Nasa and the European Space Agency have joined forces to protect Earth from asteroids.
Researchers and spacecraft engineers from across Europe and the US are meeting in Rome today to discuss a mission to ‘deflect’ a space rock and ‘prove the technique as a viable method of planetary defence’.
This mission is called the Asteroid Impact Deflection Assessment (AIDA) and will attempt to redirect the smaller part of a double asteroid called Didymos.
In the first stage of the mission, a spacecraft will smash into the space rock. Then a second ship will assess the crash site and gather data on the effects of the collision.
Nasa is already working on a craft called Double Asteroid Impact Test, whilst Italy will send a small CubeSat satellite to monitor the action.
The ESA mission is called Hera and will perform a ‘close-up survey of the post-impact asteroid’ and gathere measurements such as the asteroid’s mass as well as the size of the crater left behind after impact.
‘DART can perform its mission without Hera – the effect of its impact on the asteroid’s orbit will be measurable using Earth ground-based observatories alone,’ said Ian Carnelli, who is managing the Hera mission.
‘But flying the two missions together will greatly magnify their overall knowledge return. Hera will in fact gather essential data to turn this one-off experiment into an asteroid deflection technique applicable to other asteroids. Hera will also be the first mission to rendezvous with a binary asteroid system, a mysterious class of object believed to make up around 15% of all known asteroids.
‘And our mission will test a variety of important new technologies, including deep space CubeSats, inter-satellite links and autonomous image-based navigation techniques, while also providing us with valuable experience of low-gravity operations.’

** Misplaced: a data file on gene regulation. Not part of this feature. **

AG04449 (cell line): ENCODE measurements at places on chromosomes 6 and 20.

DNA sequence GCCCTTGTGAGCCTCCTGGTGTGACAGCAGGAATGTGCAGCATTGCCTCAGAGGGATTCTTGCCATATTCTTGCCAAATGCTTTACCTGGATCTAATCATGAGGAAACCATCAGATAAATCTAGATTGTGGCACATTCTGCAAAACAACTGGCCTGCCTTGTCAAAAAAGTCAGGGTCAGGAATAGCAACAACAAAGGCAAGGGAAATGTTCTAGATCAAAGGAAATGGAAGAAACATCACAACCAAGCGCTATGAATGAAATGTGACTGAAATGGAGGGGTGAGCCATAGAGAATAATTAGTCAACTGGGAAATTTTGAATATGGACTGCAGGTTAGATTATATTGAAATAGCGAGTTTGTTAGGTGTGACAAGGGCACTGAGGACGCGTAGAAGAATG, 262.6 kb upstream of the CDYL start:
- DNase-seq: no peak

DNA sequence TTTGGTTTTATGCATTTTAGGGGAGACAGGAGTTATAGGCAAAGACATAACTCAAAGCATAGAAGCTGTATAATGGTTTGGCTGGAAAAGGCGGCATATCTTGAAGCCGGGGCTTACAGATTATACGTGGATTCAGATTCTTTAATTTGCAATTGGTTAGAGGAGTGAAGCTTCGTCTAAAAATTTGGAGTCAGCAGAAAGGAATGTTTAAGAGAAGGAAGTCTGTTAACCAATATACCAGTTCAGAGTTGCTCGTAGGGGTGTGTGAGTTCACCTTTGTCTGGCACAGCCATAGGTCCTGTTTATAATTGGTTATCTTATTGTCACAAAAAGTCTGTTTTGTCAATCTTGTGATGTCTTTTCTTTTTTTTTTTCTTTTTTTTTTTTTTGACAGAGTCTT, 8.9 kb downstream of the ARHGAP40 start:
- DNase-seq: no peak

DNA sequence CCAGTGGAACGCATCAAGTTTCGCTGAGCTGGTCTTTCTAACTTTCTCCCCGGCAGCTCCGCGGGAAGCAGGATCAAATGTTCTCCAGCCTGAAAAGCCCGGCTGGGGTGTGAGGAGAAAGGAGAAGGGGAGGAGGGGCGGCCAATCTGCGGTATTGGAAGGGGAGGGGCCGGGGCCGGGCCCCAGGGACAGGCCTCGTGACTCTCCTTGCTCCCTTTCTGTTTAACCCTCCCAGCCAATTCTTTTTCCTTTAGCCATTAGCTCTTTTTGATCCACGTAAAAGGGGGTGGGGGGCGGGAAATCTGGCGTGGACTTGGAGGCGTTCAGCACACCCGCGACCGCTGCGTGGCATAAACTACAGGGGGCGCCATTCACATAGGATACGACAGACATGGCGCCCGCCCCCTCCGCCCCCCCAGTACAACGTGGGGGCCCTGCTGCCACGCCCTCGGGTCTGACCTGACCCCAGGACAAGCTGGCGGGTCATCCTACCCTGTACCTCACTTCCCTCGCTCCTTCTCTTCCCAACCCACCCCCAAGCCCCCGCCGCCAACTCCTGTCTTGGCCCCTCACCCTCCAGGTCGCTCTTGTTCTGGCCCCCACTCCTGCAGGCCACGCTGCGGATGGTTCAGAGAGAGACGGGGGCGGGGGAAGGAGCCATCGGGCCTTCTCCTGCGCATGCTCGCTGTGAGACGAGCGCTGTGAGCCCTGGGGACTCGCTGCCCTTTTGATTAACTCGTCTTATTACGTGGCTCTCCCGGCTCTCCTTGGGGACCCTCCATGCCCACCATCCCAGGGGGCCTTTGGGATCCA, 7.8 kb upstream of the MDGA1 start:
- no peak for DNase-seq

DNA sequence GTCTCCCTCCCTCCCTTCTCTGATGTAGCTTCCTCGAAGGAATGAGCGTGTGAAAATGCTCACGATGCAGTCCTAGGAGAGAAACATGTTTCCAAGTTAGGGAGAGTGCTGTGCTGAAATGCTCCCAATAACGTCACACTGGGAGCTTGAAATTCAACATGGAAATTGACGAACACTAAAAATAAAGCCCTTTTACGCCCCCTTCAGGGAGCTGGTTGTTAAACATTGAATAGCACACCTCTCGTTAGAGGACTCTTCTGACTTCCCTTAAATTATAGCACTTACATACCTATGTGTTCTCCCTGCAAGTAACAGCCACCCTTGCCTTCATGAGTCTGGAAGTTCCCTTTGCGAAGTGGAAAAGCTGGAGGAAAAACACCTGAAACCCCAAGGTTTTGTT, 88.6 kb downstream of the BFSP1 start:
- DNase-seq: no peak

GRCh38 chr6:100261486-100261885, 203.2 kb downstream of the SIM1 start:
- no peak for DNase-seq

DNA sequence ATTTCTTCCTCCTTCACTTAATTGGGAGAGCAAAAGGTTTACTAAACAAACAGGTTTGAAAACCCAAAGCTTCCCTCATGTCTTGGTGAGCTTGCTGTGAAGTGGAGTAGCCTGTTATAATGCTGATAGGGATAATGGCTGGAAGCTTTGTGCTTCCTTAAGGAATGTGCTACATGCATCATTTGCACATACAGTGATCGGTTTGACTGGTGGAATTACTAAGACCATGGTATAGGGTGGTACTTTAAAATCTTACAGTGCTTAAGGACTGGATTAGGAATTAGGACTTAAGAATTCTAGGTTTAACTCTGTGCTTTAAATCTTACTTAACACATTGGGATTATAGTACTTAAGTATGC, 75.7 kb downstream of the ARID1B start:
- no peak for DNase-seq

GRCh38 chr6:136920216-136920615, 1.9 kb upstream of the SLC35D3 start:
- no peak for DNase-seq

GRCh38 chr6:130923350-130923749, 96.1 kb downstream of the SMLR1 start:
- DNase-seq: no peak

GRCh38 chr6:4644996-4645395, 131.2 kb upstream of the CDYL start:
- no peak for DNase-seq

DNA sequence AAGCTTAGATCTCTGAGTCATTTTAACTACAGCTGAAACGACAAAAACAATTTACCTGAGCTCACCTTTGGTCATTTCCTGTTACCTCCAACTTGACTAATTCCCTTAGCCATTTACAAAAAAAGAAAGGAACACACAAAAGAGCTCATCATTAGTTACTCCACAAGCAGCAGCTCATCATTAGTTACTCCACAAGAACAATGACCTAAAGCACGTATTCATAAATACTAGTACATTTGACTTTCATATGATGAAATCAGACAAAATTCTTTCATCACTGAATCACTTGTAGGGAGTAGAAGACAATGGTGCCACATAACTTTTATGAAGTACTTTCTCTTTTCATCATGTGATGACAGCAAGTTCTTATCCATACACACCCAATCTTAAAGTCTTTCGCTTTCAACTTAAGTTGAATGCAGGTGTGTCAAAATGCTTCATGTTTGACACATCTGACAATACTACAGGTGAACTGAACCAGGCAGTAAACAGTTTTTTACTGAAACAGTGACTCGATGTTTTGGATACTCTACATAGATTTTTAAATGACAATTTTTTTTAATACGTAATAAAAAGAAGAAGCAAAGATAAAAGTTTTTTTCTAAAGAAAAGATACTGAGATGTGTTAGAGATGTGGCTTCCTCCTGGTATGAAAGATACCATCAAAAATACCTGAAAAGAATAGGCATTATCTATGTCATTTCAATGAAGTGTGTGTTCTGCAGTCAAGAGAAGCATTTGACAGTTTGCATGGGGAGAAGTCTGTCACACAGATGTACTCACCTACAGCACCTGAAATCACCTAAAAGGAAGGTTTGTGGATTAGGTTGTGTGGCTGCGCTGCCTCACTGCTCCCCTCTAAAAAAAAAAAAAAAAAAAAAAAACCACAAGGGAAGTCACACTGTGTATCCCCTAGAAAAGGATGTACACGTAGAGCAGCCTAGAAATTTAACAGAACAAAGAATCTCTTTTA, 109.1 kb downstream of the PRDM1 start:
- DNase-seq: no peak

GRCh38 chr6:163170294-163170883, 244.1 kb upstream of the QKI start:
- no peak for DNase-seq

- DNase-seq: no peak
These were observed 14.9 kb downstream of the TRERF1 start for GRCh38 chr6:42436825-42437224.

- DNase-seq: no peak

The main body of Didymos is roughly 780 metres wide across, with its ‘moonlet’ about the size of Egypt’s Great Pyramid, stretching to about 160 metres wide.
Earlier this year, scientists warned that asteroids are stronger than predicted and said humanity could have a tough time destroying a doomsday space rock on a collision course with Earth.
They found that a huge impact would not turn a city-sized object into a harmless ‘rubble pile’, but leave it with ‘significant strength’.
The findings could have a massive influence on how our species deals with the threat posed by gigantic space rocks.
‘We are impacted fairly often by small asteroids, such as in the Chelyabinsk event a few years ago,’ said K.T. Ramesh of Johns Hopkins University.
‘It is only a matter of time before these questions go from being academic to defining our response to a major threat.
‘We need to have a good idea of what we should do when that time comes – and scientific efforts like this one are critical to help us make those decisions.’
Scientists are currently trying to work out what to do if an asteroid suddenly appears on the horizon.
The latest research considered what would happen if we smashed a kilometre-wide asteroid into another that’s 25-kilometres wide – which is easily big enough to wipe out life on Earth.
They found that ‘millions of cracks formed and rippled throughout the asteroid, parts of the [larger] asteroid flowed like sand, and a crater was created’ after the impact.
But after this, ‘the impacted asteroid retained significant strength because it had not cracked completely, indicating that more energy would be needed to destroy asteroids’.
This means we might find it very hard to just go up into space and nuke an asteroid, forcing us to adopt a different strategy to save our species from apocalypse space rocks.
“It may sound like science fiction but a great deal of research considers asteroid collisions,’ said Charles El Mir, lead author of a paper on the research.
‘For example, if there’s an asteroid coming at earth, are we better off breaking it into small pieces, or nudging it to go a different direction?
‘And if the latter, how much force should we hit it with to move it away without causing it to break? These are actual questions under consideration.’
The research was funded by the Nasa Solar System Exploration Research Virtual Institute.
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